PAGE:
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A total of 121 bank accounts have been frozen by the police as of Feb. 13, in relation to the recent OCBC phishing scam, while around S$2 million has been recovered, Minister of State for Home Affairs Desmond Tan said in Parliament on Feb. 15.
In addition, about S$2.2 million of victims’ funds have been traced to 89 overseas accounts.
The police have also found thus far that at least 107 local and 171 overseas IP addresses were linked to the unauthorised access of the victims’ internet banking accounts, with many of the phishing scam’s websites hosted by web hosting companies that are based overseas.
Police have commenced investigations into the local IP addresses
Tan was responding to several questions posed in Parliament by Members of Parliament Tan Wu Meng, Sitoh Yih Pin and Dennis Tan about an update on the ongoing investigations into the OCBC phishing scam.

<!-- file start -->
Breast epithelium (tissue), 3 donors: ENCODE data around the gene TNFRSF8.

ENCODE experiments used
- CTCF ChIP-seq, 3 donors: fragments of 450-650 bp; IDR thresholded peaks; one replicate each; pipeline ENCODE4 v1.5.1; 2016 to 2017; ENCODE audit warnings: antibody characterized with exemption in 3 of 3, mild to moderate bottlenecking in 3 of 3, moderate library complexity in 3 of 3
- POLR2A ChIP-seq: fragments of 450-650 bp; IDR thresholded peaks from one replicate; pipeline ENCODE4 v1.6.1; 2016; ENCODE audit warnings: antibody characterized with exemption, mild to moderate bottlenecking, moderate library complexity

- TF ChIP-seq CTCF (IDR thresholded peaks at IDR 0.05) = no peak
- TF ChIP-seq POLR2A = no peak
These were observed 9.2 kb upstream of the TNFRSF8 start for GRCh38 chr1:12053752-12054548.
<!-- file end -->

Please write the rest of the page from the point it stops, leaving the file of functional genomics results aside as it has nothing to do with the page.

He noted that the police have since commenced investigations into the local IP addresses linked to the scam, and the owners of the local money mule accounts.
The police are also working with the Interpol and foreign law enforcement agencies to investigate the beneficiaries of the funds transferred overseas, and the hosts of the scam websites, he said.
“As investigations are right now ongoing, we are not able to divulge any more information at this moment,” he added.
Scams are on the rise
The minister further highlighted that the phishing scam had occurred amidst a rise in the number of scams that have occurred in Singapore.
In 2021, 23,931 cases of scams were reported, of which 5,020 were phishing scam cases.